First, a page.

Six years after the first 2009 summit in Ekaterinburg BRICS has established its identity as an informal global governance forum. The members have consistently consolidated cooperation, expanded and deepened agenda, coordinated efforts aimed at recovery and growth of their economies, developed engagement with other international organizations. This work continued during the Russian presidency in 2015-2016. This article focuses on one dimension of BRICS performance: its engagement with international organizations. There are at least three reasons defining the relevance of this analysis. First, from its launch BRICS pledged collective commitment to build multipolar, fair and democratic world order, the cause which cannot be attained without cooperation with the key international organizations. Second, the objective of enhancing sustainability, legitimacy and effectiveness of global governance architecture defines the need for the summit institutions’ flexible combination of different models of engagement with other international institutions. Third, according to the Russian Federation BRICS Presidency Concept one of its priorities is a transition to a qualitatively new level of engagement with international organizations. The analytical framework for the study builds on the theory of rational choice institutionalism. The calculus approach fits the analysis of summitry institutions bringing together states from a wide range of civilizations, continents and economic development, notably well. Its distinctive features are clearly applicable to the analysis of the origin and performance of BRICS. First, the member states act in a highly strategic manner to maximize the attainment of their priorities. Second, summitry presents an arrangement where strategic interaction between leaders plays a major role in determining the political outcomes. Third, rational choice institutionalism offers the greatest analytical leverage to settings where consensus among actors accustomed to strategic action and of roughly equal standing is necessary to secure institutional changes - the features typical of summit institutions. Fourth, the institutions are created by the respective countries’ leaders’ voluntary agreement to perform concrete functions and missions. It is assumed that in order to maximize benefits from the new arrangement the founders may choose to engage voluntarily with existing institutions in a mode they regard most efficient for attainment of their goals. The summit institutions members’ choice of the partner institutions, modes and intensity of engagement is accepted to be strategic, intentional and voluntary, aiming to compensate for efficiency in their performance. The models of engagement are not mutually exclusive but coexist, with their choice dependent on the policy area and type of organization. The models of the summitry institutions’ engagement with the other international organizations reflected in the leaders’ discourse are expected to be indicative of their place and role in global governance architecture, imputed to them at their launch and subsequent evolution. The study applies qualitative and quantitative methods. Drawing on the content analysis of the BRICS documents the author tracks dynamics of BRICS engagement with multilateral organizations and main models of engagement, comparing them with the previous summits. Findings from the study of BRICS engagement with international organizations confirm the hypotheses that the forum choice of engagement model reflects its role and place in global governance architecture, depends on the policy area, phase in the cooperation development and perception of the organization’s relevance to the BRICS respective objectives. The models are not mutually exclusive, but coexist, and transform in the course of cooperation. Establishing new institutions BRICS consolidate cooperation with other organizations in the policy area. With the UN organizations and the WTO engagement develops on the model of catalytic influence (exerting an influence for international organizations’ changes through endorsement or stimulus, or compelling them to reform), whereas with the G20 BRICS intention to engage on the model of “governance in alliance with multilateral institutions” remained unrealized. In 2015 BRICS consolidated its preference in favor of two models: “catalytic influence” and “parallel treatment” (creation of the forum own institutions). Establishment of BRICS institutions continued. It can be assumed that while strengthening its own institutions BRICS will apply the model of “governance in alliance with multilateral institutions” into its practice of cooperation with relevant international organizations.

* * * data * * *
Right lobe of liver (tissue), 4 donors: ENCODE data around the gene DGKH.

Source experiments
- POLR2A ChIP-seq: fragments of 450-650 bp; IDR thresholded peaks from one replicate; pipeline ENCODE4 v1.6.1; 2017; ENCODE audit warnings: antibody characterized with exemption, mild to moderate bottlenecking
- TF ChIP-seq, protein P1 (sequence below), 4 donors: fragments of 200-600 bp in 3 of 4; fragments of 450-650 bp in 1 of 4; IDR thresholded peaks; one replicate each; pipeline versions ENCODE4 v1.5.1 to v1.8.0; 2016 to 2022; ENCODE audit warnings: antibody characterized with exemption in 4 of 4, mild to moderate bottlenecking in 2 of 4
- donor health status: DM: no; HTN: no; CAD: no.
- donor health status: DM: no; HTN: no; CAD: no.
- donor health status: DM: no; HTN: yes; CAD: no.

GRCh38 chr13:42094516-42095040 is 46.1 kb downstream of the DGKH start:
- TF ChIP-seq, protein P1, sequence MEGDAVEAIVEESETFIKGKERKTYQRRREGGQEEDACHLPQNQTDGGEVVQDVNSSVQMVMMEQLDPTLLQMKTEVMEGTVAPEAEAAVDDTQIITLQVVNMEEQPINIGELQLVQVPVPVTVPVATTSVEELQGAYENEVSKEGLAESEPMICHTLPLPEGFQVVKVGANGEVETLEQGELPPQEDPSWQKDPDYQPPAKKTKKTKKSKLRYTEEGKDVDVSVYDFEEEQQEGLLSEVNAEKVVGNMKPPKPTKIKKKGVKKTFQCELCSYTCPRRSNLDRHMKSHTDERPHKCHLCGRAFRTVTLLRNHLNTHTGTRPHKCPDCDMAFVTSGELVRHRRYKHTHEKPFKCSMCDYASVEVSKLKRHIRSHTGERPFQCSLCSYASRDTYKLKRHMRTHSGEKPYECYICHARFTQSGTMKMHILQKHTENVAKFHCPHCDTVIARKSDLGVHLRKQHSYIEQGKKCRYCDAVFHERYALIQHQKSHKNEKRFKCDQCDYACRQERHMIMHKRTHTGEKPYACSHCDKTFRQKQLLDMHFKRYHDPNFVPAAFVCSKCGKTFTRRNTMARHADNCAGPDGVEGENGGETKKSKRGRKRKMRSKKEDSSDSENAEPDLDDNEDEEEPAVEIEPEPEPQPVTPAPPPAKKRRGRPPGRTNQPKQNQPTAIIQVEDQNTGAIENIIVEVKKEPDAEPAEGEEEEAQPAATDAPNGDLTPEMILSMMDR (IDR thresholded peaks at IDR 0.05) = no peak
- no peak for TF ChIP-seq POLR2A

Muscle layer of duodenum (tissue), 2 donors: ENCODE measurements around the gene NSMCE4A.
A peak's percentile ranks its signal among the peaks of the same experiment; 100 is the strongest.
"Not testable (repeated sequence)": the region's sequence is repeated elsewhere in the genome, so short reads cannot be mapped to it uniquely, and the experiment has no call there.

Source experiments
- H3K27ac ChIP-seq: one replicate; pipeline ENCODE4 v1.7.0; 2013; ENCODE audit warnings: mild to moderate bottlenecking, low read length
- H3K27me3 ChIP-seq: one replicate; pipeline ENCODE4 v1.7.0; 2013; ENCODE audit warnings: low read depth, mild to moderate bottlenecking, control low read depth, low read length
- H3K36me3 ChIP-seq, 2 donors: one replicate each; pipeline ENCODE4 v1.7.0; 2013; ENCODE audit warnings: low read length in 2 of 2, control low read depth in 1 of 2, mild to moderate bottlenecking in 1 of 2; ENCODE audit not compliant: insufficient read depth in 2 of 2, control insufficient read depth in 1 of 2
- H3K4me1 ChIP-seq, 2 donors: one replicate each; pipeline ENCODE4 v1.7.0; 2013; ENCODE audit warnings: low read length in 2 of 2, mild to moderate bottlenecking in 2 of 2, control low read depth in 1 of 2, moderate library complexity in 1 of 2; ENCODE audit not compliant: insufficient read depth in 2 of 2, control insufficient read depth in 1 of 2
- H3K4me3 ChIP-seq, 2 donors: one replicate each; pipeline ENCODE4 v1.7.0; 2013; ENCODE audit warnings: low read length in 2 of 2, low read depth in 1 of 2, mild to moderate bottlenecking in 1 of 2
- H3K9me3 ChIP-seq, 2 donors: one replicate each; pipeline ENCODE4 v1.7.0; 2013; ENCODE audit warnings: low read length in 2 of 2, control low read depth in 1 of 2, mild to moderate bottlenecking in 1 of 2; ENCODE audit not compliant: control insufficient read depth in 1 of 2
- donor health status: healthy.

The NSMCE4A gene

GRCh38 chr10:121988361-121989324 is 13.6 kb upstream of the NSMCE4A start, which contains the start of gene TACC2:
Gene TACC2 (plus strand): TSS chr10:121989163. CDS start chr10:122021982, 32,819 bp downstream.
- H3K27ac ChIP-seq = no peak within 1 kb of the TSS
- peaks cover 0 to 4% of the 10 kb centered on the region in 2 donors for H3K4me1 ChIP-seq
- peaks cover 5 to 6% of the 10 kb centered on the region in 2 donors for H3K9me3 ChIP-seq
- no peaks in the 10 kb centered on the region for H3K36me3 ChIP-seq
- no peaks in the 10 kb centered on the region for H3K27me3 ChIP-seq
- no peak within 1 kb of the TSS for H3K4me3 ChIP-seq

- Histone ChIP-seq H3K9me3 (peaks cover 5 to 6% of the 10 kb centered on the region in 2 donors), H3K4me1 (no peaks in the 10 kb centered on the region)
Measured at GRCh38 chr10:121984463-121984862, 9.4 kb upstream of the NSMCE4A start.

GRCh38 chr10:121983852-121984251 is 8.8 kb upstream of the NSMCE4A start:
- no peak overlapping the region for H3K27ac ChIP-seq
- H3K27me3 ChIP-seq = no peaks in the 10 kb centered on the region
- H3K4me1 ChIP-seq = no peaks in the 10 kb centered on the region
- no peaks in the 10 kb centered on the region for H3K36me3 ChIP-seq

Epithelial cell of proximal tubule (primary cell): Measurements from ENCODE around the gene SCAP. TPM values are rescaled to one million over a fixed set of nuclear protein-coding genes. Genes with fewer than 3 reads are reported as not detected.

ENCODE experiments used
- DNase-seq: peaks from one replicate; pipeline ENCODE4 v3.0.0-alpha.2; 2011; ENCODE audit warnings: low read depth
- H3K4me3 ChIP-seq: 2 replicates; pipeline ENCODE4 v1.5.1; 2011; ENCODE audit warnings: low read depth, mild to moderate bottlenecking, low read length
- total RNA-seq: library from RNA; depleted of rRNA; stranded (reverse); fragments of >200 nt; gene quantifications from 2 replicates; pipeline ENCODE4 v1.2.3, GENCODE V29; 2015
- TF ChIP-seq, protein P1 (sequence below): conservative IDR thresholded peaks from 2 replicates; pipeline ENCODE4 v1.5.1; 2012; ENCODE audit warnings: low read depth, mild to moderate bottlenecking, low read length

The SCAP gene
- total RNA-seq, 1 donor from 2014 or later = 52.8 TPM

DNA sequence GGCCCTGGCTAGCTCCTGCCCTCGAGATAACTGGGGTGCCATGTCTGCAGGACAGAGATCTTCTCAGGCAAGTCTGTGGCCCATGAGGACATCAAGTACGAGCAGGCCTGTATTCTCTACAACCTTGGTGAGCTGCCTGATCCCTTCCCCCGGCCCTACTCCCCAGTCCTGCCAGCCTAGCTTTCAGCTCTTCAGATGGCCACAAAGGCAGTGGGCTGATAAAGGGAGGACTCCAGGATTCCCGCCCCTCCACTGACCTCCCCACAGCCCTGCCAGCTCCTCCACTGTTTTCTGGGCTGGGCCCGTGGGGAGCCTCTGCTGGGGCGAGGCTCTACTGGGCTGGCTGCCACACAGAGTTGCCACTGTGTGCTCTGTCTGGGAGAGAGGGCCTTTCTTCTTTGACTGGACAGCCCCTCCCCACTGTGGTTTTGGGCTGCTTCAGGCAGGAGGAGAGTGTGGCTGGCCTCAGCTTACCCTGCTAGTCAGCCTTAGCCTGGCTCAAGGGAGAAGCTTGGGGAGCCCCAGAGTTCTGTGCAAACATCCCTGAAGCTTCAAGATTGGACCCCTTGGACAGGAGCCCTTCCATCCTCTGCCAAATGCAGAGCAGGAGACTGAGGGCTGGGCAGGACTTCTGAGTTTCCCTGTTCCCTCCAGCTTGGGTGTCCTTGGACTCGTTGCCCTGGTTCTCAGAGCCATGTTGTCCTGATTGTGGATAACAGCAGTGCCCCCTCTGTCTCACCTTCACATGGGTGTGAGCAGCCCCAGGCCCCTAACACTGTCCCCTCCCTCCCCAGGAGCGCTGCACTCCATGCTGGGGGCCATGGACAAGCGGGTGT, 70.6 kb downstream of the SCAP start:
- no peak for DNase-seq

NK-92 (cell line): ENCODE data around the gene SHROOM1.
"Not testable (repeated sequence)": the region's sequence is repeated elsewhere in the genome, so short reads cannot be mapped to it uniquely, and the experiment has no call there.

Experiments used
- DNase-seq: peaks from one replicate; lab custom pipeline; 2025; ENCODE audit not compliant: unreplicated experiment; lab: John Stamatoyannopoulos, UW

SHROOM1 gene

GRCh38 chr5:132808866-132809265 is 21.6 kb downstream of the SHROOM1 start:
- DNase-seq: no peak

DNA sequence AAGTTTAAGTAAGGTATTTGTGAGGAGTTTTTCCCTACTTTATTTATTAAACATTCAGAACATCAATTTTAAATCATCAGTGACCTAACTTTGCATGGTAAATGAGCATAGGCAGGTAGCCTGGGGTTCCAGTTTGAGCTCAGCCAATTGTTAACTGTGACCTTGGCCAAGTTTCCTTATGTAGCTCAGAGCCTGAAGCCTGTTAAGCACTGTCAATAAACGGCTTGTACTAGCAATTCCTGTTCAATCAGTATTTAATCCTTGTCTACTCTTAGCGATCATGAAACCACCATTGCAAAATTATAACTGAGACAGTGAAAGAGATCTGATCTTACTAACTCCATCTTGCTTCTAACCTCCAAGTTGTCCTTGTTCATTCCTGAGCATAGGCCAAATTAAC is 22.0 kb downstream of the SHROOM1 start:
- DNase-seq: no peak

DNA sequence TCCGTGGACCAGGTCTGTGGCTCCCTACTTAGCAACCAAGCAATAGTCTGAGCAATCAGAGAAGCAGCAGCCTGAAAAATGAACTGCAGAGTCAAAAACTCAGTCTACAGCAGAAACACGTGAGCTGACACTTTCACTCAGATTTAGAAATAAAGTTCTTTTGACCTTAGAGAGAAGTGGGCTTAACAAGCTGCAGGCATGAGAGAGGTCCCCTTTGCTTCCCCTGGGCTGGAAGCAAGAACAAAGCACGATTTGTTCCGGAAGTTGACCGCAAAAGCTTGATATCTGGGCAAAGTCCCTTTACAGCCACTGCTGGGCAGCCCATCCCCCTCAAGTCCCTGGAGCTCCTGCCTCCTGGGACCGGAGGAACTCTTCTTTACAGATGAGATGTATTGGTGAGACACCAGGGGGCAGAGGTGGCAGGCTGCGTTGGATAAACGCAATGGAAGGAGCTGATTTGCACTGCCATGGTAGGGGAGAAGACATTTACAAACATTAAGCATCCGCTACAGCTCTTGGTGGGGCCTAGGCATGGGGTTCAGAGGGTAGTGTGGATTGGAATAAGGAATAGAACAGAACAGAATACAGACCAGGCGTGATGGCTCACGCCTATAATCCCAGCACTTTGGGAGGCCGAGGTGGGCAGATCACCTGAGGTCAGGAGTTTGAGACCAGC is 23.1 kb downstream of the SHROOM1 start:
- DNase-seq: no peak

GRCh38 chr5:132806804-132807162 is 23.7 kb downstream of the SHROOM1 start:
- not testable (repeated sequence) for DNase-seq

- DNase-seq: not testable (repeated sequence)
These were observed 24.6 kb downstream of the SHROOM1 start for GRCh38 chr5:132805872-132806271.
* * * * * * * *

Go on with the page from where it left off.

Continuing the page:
The paper presents an analysis of the G20 summit held under the French Presidency in Cannes on November 3rd and 4th 2011. The author assesses the summit agenda and decisions made by the leaders in the key areas of coordination, including the strategy for growth and jobs, reform of the international monetary system, actions to restore financial stability and strengthen the medium-term foundations for growth, deepening of financial sector reform, fight against corruption, investing for global growth. The paper highlights the challenge of implementing two agendas: the planned and the anti crisis one. The conclusion sums up the strengths and weaknesses of the summit and the G20 summitry, reviews the features of the G20 institutionalization, makes a forecast for the sequence of presidencies after 2015, and puts forward brief recommendations for the Russian G20 presidency in 2013. The publication is prepared within the framework of a joint project of Russian International Affairs Council (RIAC) Project and International Organizations Research Institute of the NRU HSE "Increasing Effectiveness of Russia's Participation in G8, G20 and BRICS in accordance with Russian Priorities and National Interests".